The government likely knows that murder charges won’t stick in a fair trial, so it hopes to imprison Martinez for firearms possession Oaxacan newspaper Quadratín reports that the Federal Attorney General’s Office (PGR in its Spanish initials) has opened a new criminal investigation against Juan Manuel Martinez Moreno in the Brad Will murder case. Martinez is the Popular Assembly of the Peoples of Oaxaca (APPO) activist that the Mexican government has charged with murdering Will on October 27, 2006, as he filmed clashes between APPO supporters and paramilitaries affiliated with the Institutional Revolution Party (PRI). Quadratín reports that Federal Investigation Agency (AFI, the PGR’s police force) Agent Fernando Gómez Monjarraz entered Martinez’s cell yesterday to interrogate him about how he obtained the gun they claim he used to murder Will. Despite significant pressure to answer the questions immediately, Martinez refused to answer without his lawyer present. The November 25 Liberation Committee, a prisoner solidarity organization in Oaxaca, said that this was an act of intimidation and harassment, and that Mexican law states that any interrogation should have occurred in an interrogation room outside the jail, not in the jail itself. The November 25 Liberation Committee believes that the government has opened the new criminal investigation against Martinez because it wants to bring more charges against him to ensure that Martinez is not set free. The government’s case against Martinez and the other eight accused men is not likely to hold water—if the men receive fair and impartial trials, that is. Will’s family and friends, Physicians for Human Rights, Reporters Without Borders, and the Mexican government’s own National Human Rights Commission (CNDH) have contradicted or outright denounced the PGR’s theory that APPO supporters shot Will at close range. All of them claim that all evidence points to a long-range shot, quite possibly shot by local police and local and state government officials. The government’s case, however, relies almost entirely on the testimony of Adolfo Feria, the mayor of Santa Lucia del Camino’s cousin. Feria claims an unidentified person told him that s/he saw a thick man in a pickup truck kill Will. Martinez does not own a pick up truck. He told the Mexican daily Milenio, “I don’t even own a bicycle.” The government has charged an additional eight APPO supporters of covering up the crime. At least five of the nine accused voluntarily presented themselves to the PGR as witnesses to Will’s murder in March 2007. The PGR is now using their testimony as evidence against them to prove that they were present when Will was murdered. In a statement following the announcement of the arrest warrants, the witnesses said, “We gave statements before the Federal Attorney General, contributing information, we supplied testimony based on the real events, and we presented counter arguments to those of the State Attorney General, given that the information and investigation led by this institution has always been full of irregularities, ambiguities, and omissions…. We are men with great dreams and social activists but that does not make us murderers. Those responsible are other people and there is sufficient proof of this…”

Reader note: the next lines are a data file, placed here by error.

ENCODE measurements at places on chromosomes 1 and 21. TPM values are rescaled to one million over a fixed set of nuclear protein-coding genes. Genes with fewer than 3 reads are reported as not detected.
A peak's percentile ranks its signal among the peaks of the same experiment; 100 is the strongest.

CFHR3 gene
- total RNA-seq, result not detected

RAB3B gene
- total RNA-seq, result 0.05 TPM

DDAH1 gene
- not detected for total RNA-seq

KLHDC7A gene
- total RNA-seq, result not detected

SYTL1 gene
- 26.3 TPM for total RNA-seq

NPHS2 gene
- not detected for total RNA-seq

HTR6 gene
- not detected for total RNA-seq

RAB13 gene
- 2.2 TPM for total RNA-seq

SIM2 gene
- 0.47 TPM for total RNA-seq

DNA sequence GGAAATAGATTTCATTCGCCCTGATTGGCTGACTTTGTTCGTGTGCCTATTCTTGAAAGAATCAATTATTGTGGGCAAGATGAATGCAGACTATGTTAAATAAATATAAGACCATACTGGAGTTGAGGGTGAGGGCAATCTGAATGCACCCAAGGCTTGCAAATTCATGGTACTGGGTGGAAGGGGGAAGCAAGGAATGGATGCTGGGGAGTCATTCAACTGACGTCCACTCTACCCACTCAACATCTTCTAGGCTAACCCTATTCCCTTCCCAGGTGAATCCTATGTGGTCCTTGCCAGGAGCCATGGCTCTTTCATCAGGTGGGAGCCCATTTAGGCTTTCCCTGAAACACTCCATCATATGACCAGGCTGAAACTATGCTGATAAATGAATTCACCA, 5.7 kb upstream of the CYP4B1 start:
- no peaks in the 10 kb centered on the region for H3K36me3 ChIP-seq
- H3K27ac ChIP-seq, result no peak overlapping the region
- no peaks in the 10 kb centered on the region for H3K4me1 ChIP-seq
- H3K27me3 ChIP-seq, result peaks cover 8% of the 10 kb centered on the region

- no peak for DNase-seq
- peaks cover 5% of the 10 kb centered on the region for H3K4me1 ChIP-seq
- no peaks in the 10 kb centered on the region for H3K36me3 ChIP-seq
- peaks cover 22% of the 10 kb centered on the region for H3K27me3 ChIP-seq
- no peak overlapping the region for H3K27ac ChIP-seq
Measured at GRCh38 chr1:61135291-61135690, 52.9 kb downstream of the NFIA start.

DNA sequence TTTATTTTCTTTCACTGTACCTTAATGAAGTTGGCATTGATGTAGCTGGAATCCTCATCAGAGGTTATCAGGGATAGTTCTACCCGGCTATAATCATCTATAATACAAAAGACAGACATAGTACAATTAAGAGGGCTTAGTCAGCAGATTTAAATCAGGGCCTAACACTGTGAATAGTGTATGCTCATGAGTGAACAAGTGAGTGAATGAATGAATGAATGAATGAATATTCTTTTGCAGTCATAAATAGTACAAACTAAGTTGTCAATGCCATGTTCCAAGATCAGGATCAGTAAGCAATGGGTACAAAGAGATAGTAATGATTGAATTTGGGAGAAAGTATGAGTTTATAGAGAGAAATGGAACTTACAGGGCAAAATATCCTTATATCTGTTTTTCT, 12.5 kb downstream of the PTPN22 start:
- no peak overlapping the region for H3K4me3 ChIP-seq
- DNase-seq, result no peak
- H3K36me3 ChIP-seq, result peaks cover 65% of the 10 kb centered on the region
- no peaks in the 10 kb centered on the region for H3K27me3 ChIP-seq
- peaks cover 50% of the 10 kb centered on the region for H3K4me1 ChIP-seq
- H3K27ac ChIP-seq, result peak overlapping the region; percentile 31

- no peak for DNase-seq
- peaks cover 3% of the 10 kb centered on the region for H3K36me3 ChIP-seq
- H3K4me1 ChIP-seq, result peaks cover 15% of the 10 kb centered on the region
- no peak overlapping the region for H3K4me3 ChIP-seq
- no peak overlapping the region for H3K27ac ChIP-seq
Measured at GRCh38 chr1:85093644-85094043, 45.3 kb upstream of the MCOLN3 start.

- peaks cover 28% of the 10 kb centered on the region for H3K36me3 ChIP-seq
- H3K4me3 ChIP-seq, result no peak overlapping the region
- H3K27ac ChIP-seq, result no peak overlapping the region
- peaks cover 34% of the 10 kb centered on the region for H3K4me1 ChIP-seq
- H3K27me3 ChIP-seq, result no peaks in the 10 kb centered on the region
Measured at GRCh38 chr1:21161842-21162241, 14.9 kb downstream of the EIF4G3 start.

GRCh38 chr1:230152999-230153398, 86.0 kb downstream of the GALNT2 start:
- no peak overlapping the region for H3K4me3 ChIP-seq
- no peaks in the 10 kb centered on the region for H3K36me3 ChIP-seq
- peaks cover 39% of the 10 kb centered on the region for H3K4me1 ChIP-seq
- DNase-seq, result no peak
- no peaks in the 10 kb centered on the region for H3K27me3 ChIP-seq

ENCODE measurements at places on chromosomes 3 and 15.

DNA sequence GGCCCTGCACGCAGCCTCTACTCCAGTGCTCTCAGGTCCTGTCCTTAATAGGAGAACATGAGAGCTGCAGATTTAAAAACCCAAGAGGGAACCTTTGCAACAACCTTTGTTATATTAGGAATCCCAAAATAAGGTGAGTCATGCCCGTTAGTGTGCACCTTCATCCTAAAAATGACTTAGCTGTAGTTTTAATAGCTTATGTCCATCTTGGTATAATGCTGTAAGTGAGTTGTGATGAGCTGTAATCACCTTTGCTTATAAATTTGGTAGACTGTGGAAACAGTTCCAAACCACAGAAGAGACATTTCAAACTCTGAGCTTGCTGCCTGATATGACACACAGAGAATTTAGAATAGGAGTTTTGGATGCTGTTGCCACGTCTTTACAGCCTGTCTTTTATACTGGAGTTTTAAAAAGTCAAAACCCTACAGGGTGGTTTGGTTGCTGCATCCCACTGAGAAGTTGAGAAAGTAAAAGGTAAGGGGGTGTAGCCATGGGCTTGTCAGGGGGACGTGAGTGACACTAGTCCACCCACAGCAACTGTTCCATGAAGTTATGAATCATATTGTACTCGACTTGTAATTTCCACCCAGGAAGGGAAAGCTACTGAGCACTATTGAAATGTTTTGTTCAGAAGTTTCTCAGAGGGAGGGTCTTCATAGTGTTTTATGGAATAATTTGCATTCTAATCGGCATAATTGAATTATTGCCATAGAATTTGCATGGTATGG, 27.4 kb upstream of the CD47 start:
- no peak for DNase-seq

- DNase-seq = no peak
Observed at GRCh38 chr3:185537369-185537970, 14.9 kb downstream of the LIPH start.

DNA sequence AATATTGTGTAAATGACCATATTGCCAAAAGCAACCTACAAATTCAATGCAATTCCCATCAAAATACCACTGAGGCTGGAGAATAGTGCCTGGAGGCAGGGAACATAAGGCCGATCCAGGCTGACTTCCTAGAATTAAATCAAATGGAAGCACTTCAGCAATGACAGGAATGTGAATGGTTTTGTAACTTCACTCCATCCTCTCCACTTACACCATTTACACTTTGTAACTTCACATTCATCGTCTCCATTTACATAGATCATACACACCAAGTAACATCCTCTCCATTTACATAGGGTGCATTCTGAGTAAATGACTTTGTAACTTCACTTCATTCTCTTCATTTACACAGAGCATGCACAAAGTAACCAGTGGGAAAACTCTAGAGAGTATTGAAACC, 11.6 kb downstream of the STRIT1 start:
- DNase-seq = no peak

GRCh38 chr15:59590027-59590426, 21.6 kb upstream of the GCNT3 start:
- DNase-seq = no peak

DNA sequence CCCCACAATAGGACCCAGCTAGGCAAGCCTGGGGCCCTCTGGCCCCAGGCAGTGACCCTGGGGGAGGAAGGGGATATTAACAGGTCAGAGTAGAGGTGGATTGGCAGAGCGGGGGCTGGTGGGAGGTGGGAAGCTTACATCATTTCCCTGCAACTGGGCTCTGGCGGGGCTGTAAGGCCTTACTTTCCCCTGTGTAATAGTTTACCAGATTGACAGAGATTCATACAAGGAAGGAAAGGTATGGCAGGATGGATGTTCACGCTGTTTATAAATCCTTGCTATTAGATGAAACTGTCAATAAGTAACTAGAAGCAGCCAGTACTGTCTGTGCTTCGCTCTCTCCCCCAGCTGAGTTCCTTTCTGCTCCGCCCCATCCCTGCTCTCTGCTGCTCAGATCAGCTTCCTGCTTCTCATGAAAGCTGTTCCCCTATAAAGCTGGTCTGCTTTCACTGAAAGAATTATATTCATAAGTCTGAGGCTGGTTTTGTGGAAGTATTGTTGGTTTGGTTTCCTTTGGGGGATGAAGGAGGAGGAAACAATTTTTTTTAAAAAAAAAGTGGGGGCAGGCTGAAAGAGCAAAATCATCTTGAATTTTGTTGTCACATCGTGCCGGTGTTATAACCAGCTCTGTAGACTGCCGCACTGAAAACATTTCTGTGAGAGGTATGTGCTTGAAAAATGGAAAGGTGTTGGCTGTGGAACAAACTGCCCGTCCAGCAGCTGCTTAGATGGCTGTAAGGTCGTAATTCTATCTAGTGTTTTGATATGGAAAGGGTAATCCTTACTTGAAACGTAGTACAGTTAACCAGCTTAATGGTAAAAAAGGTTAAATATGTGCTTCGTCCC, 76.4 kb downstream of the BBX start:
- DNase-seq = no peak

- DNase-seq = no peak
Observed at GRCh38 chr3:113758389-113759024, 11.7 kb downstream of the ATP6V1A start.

At least 19 other people were killed during the 2006 uprising in Oaxaca. The government has not made arrests in any of these other cases. In late October, the head of the CNDH, José Luis Soberanes Fernández, stated his opinion on why that is the case: "It's said that they weren't going to give them [the Mexican government] the Merida Initiative resources if they didn't resolve this case, and therefore they had to clear it up at any cost, and now we see the results." The Merida Initiative, also known as Plan Mexico, is a multi-year military and police aid package from the US government. It is worth well over a billion dollars. An explanatory statement accompanying the law that authorized 2008 Plan Mexico funds required the US State Department to submit a report to Congress "detailing progress in conducting a thorough, credible, and transparent investigation to identify the perpetrators" of Will's murder. It also called for the State Department to work with the Mexican government to assist in the investigation of the case.